Taken together, the Haynesville and Mississippian are “the most economic projects that we would invest in in our company right now,” Pigott said. “They’re really strong. The teams are continually pressing the limits there. We’ve tried new things, like stacked laterals, that have come online recently. We’ve tried to change it to our completion design and those results have both been really positive” in areas that historically have had lower estimated ultimate returns.
“Technological innovation there has just been fantastic.
“It’s really going to expand our inventory in the Haynesville. Additionally, we’ve just drilled the first and are drilling the second 7,500-foot lateral in the Haynesville. We should have those pads online too, and those generate very competitive rate of returns…”
Haynesville production averaged 592 MMcf/d in the final period, up 5% sequentially. The average peak production rate of the 18 wells that ramped up in the quarter was 13.4 MMcfe/d. Mississippian Lime output averaged 28,000 boe/d in the last three months of 2014, which was 4% higher than in the third quarter. The average peak production rate of the 42 wells that started initial production in 4Q2014 was 730 boe/d.
During the fourth quarter, Marcellus output averaged 817 MMcfe/d net, with 100% pad drilling. Twenty-five wells were brought online with average peak rates of 15.2 MMcfe/d. This year, test wells in the Upper Marcellus are scheduled, but 70% less capex is planned. Production is expected to remain relatively flat.
In the Utica, where Chesapeake is the dominant driller and operates more than 55% of the wells, 4Q2014 production averaged 100,000 boe/d, up 17% sequentially.
In mid-December, Chesapeake achieved the highest production in company history while operating an average of 64 rigs, less than half the number of rigs used in 2012, Lawler noted. “Since 2012, we have improved our capital efficiency by 30-60% in each of our major operating areas. Through these efficiencies, the continuous improvement and the cost leadership of our employees, we have driven hundreds of millions of dollars out of our well costs over this time period…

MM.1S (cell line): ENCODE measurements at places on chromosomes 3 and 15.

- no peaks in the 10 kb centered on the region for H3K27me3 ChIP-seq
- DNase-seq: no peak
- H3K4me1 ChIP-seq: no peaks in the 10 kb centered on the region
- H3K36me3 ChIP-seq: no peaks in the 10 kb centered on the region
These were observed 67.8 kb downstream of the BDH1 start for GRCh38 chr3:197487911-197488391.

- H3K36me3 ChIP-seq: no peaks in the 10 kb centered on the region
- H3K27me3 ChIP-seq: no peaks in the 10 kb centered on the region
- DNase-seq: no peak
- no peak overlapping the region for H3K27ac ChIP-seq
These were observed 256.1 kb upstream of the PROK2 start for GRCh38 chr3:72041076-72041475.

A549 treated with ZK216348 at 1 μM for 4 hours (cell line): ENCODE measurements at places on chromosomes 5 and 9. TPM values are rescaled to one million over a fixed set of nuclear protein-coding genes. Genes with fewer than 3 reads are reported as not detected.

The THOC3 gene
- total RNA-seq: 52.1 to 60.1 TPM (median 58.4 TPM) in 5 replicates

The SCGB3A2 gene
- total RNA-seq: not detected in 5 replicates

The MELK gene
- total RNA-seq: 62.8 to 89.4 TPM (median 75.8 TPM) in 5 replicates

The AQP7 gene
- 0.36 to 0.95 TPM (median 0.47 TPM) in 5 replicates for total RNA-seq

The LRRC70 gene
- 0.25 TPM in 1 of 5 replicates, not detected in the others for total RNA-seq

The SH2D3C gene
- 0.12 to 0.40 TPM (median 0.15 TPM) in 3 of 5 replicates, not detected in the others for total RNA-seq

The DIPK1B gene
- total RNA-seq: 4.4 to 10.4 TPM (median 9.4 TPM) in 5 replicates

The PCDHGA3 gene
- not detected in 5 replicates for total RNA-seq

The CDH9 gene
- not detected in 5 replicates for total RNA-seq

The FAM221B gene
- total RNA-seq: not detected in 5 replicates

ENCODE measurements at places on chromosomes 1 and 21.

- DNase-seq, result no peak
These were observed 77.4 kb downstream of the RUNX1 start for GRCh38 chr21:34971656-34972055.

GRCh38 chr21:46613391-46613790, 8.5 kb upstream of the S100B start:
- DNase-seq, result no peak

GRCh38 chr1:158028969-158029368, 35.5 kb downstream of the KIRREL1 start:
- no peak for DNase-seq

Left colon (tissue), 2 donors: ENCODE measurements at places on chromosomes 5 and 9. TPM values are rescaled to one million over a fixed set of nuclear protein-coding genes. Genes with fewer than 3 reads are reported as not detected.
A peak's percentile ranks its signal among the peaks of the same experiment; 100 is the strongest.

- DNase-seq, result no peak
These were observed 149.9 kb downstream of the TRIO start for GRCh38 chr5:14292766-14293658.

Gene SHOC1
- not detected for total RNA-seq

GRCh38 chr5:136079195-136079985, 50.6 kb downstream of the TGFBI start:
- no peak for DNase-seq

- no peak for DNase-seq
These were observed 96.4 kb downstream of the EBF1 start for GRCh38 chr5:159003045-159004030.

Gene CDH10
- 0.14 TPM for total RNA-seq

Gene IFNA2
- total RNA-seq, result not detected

“If we exclude acquisitions, our capital expenditures were 23% below 2013.”
Chesapeake was preparing for today’s price environment before it even realized it would have to, said the CEO.
“We eliminated $4.2 billion of leverage and complexity from our company in 2014 and ended the year with over $4 billion of cash on hand and we were completely undrawn on our credit facility,” Lawler noted. “As I’ve told our employees many times, the transformation that has occurred at Chesapeake over the past 18 months has prepared us for such a time as we see today. The current commodity price environment is difficult, but our focus on value and industry-leading performance is unchanged…”
Even with low commodity prices, the company is considering a litany of “opportunities” in the merger and acquisition space to strengthen the portfolio for the long-term, Lawler said. It’s not going to be an easy year, but the restructuring underway since Lawler came aboard in mid-2013 helped to prepare the company for the current commodity environment, he told analysts.
Net income in 4Q2014 was $586 million (81 cents/share), but when adjusted for derivatives gains, the company earned $34 million (11 cents). In the year-ago period, adjusted earnings were $161 million (27 cents/share). Operating cash flow was $873 million, versus $995 million in 4Q2013. Total capex in 4Q2014 was $1.8 billion, versus $2.1 billion in the year-ago period.